As a footnote to Jonathan Tobin’s post on what it means to remember the Holocaust, let me call attention to the post today by Children of Jewish Holocaust Survivors (CJHS) entitled “It’s Not Enough.” The post asks 20 questions about action today, rather than simply remembering the past, since the ultimate purpose of recalling history is to ensure it is not repeated. Here are four of the questions:
Do you believe that the lesson we should learn from the Holocaust is one of tolerance?
Do you believe that continued sanctions and negotiations will deter a nuclear Iran?
Do you believe that American Jewry did all they could to stop the slaughter during the Holocaust?
Do you believe that another Holocaust can’t happen?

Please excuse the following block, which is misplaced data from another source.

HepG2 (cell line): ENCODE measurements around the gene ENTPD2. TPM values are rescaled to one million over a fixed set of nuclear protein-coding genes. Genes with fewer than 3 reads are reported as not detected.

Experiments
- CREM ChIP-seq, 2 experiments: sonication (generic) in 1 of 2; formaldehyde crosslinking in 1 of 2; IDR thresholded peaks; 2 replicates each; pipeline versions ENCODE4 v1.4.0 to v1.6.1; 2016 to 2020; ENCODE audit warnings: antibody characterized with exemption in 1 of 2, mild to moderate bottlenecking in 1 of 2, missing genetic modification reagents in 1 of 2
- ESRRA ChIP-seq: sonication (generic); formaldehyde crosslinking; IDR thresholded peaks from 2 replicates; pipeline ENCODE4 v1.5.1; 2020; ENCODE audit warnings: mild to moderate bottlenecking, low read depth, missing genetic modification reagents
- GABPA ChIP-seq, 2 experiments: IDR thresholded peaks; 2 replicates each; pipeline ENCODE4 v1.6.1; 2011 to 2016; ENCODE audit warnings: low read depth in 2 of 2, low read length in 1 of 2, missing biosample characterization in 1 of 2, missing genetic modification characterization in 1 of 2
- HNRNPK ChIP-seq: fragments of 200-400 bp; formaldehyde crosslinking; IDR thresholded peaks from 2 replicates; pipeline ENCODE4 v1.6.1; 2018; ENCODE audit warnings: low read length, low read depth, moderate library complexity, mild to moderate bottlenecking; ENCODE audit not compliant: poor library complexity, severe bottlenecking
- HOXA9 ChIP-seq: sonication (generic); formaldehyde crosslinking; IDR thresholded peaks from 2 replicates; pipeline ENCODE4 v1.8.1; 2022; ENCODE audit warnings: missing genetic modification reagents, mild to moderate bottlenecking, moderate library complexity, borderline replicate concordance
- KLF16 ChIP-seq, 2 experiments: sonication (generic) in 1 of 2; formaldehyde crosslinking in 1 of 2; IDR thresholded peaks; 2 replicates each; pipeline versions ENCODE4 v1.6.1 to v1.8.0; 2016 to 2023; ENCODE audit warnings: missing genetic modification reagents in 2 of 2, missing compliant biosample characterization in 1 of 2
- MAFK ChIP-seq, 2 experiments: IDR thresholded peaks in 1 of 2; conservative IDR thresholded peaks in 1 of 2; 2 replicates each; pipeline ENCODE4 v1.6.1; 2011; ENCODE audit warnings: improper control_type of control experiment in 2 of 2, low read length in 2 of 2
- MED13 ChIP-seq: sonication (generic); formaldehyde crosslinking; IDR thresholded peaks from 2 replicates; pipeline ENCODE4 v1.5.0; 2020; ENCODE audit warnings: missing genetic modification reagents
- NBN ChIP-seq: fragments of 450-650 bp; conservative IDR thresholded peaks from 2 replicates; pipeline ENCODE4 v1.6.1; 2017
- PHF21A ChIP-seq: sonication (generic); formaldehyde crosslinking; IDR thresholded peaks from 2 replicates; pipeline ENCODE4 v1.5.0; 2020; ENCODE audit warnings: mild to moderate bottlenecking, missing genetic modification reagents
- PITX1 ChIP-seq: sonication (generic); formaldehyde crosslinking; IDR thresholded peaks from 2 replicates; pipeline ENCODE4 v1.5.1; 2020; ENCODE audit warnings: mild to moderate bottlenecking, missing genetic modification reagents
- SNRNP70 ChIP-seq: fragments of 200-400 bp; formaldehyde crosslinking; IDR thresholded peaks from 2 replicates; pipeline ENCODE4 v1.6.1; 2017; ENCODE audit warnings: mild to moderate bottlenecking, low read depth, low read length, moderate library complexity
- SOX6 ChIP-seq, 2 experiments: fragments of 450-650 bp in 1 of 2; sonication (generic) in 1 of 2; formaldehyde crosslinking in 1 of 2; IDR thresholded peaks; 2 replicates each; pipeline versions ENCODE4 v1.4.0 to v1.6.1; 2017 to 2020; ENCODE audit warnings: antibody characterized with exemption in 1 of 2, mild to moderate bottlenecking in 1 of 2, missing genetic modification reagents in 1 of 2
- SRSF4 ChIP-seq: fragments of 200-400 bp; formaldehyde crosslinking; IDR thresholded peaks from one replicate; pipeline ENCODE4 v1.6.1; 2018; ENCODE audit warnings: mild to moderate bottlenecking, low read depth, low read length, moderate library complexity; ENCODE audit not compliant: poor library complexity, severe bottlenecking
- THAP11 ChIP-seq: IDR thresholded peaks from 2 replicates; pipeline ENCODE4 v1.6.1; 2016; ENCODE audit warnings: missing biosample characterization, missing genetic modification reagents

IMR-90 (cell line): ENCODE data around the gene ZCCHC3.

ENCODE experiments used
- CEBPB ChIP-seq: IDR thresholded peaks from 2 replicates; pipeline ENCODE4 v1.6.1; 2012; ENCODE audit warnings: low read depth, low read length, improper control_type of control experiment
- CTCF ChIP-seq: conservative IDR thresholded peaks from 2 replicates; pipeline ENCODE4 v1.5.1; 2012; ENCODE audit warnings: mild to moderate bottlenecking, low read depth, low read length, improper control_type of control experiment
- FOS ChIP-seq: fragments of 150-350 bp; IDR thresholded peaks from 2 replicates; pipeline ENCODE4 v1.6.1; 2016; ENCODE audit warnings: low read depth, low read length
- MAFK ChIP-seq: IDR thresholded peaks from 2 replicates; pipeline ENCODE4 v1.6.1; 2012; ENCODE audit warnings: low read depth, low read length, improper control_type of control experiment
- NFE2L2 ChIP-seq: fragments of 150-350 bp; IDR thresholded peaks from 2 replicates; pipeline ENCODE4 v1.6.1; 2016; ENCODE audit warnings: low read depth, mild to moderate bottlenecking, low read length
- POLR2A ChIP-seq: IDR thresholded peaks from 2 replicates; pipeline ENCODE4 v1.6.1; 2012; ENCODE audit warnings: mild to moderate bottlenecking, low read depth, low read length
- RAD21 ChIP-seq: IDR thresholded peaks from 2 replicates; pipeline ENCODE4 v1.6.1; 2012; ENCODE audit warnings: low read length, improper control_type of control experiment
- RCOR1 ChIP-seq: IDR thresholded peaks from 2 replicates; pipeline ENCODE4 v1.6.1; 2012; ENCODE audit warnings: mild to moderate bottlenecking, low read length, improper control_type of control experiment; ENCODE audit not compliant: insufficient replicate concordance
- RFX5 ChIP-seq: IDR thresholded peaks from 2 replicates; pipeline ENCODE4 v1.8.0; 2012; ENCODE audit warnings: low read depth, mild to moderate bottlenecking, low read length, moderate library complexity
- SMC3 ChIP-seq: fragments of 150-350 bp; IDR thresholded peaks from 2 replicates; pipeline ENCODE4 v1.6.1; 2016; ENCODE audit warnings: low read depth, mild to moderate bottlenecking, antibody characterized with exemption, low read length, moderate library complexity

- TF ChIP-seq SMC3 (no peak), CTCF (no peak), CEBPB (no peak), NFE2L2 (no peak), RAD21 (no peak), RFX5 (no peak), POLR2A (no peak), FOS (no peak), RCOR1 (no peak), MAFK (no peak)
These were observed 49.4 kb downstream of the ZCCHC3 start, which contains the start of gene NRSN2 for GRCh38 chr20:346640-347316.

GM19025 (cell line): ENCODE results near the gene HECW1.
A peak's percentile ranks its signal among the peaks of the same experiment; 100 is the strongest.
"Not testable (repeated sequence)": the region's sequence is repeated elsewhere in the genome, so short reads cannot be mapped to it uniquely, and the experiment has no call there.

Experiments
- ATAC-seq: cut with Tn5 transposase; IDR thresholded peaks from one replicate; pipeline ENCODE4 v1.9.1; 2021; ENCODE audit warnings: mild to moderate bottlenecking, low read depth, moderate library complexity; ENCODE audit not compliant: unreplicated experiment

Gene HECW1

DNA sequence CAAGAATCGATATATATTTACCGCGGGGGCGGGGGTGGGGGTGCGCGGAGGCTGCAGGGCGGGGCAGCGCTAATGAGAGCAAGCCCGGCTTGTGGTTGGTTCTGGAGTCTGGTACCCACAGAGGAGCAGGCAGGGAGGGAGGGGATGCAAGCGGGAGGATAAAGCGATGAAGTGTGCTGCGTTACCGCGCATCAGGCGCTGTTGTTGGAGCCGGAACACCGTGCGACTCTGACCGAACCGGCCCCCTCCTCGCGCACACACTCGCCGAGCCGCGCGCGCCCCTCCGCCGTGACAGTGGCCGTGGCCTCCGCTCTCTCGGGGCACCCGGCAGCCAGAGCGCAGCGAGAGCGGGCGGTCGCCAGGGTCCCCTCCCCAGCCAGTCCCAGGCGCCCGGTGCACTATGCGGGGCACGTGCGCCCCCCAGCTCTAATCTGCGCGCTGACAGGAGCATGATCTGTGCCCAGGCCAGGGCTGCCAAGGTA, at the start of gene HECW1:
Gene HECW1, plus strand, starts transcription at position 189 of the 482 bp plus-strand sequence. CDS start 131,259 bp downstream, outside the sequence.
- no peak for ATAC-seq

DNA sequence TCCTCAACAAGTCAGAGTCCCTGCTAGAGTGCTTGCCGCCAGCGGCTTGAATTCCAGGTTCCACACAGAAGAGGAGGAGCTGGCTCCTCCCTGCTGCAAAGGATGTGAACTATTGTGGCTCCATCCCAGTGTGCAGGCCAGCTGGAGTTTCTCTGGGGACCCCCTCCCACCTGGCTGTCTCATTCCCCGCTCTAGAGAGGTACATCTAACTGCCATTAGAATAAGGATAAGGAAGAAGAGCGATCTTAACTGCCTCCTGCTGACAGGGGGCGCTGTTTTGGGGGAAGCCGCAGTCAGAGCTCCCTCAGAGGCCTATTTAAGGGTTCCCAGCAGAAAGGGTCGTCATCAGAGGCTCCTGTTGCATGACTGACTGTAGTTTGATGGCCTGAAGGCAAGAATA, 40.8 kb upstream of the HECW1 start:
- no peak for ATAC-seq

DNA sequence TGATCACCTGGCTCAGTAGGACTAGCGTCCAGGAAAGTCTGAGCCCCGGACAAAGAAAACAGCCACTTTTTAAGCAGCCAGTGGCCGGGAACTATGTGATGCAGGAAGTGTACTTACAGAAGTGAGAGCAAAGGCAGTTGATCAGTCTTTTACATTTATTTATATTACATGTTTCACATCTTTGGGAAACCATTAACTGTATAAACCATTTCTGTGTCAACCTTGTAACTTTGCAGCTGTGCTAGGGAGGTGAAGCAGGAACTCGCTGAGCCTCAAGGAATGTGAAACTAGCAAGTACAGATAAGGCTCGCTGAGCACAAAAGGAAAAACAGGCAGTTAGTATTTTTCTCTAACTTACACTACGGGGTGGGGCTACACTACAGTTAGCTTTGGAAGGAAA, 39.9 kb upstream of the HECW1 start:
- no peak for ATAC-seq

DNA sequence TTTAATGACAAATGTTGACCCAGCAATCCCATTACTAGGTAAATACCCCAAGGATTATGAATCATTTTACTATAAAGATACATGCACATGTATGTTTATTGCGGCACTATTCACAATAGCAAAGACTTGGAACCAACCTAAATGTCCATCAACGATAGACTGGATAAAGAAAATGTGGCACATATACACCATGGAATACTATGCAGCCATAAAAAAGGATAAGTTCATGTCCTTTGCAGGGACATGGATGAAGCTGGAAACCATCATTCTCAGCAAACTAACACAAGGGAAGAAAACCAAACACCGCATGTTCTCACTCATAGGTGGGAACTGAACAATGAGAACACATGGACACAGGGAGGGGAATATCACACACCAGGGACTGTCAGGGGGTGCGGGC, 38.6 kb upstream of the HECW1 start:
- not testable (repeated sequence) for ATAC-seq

The slogan “Never Again” is meaningless if it does not have operational significance. Perhaps the most eloquent expression of this view was contained in the words of Joel M. Geiderman, vice chairman of the U. S. Holocaust Memorial Council, given in the Capitol rotunda on this day in 2009, before an audience of leaders that included President Obama. He called on them in the name of the victims of the Holocaust to assure that no country that threatens the destruction of another people ever obtains the means to achieve it:
By my articulating these words to you in this building, in this great hall of freedom, I am reminding all of you that what we do and don’t do matters and will be remembered. It would be far too easy to light twelve candles for twelve million murdered rather than six candles for six million. The harder work is to make sure that that does not happen. No more candles. Not anywhere. Never again.
The 20 CJHS questions are a guide to the things to think about as yet another storm gathers.